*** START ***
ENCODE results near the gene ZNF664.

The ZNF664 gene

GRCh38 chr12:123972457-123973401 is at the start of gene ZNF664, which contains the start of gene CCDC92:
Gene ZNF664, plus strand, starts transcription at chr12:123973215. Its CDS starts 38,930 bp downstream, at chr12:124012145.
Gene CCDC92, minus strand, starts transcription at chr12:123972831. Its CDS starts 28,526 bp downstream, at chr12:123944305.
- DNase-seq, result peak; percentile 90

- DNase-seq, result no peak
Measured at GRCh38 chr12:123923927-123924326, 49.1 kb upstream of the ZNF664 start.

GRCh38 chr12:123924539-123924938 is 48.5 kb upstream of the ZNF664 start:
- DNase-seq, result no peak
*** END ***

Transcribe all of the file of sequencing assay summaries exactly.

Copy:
ENCODE results near the gene ZNF664.

The ZNF664 gene

GRCh38 chr12:123972457-123973401 is at the start of gene ZNF664, which contains the start of gene CCDC92:
Gene ZNF664, plus strand, starts transcription at chr12:123973215. Its CDS starts 38,930 bp downstream, at chr12:124012145.
Gene CCDC92, minus strand, starts transcription at chr12:123972831. Its CDS starts 28,526 bp downstream, at chr12:123944305.
- DNase-seq, result peak; percentile 90

- DNase-seq, result no peak
Measured at GRCh38 chr12:123923927-123924326, 49.1 kb upstream of the ZNF664 start.

GRCh38 chr12:123924539-123924938 is 48.5 kb upstream of the ZNF664 start:
- DNase-seq, result no peak